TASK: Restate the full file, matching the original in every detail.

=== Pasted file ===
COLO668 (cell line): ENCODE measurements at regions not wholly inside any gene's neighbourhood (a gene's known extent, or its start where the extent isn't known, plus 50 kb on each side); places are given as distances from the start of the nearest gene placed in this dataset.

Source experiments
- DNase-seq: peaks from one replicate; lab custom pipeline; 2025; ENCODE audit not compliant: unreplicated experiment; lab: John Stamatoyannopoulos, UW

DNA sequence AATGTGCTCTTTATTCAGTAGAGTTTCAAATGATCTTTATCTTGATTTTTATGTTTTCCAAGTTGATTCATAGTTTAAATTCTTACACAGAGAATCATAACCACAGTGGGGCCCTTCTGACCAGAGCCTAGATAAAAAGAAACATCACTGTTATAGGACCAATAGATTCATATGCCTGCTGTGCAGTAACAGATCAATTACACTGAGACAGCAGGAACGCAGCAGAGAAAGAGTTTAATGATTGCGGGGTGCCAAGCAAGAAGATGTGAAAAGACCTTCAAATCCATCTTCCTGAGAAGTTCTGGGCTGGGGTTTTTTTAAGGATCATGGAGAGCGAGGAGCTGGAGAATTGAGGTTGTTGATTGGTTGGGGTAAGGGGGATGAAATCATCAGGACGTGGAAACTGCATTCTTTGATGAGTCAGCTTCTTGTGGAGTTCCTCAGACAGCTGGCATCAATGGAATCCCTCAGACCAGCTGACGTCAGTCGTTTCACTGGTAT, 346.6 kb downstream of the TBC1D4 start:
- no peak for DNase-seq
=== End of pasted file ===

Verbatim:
COLO668 (cell line): ENCODE measurements at regions not wholly inside any gene's neighbourhood (a gene's known extent, or its start where the extent isn't known, plus 50 kb on each side); places are given as distances from the start of the nearest gene placed in this dataset.

Source experiments
- DNase-seq: peaks from one replicate; lab custom pipeline; 2025; ENCODE audit not compliant: unreplicated experiment; lab: John Stamatoyannopoulos, UW

DNA sequence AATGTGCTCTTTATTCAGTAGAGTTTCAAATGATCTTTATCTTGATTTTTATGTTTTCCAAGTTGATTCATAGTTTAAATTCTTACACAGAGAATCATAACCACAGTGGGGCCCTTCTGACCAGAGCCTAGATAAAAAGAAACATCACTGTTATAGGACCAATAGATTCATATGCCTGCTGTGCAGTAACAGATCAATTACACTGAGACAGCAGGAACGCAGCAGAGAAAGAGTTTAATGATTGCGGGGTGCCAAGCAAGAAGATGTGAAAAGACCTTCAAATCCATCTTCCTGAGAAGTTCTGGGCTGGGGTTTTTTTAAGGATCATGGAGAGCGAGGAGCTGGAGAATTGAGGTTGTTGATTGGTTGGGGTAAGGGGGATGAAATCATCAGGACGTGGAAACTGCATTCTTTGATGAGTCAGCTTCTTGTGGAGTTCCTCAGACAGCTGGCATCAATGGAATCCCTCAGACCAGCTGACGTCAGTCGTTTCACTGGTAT, 346.6 kb downstream of the TBC1D4 start:
- no peak for DNase-seq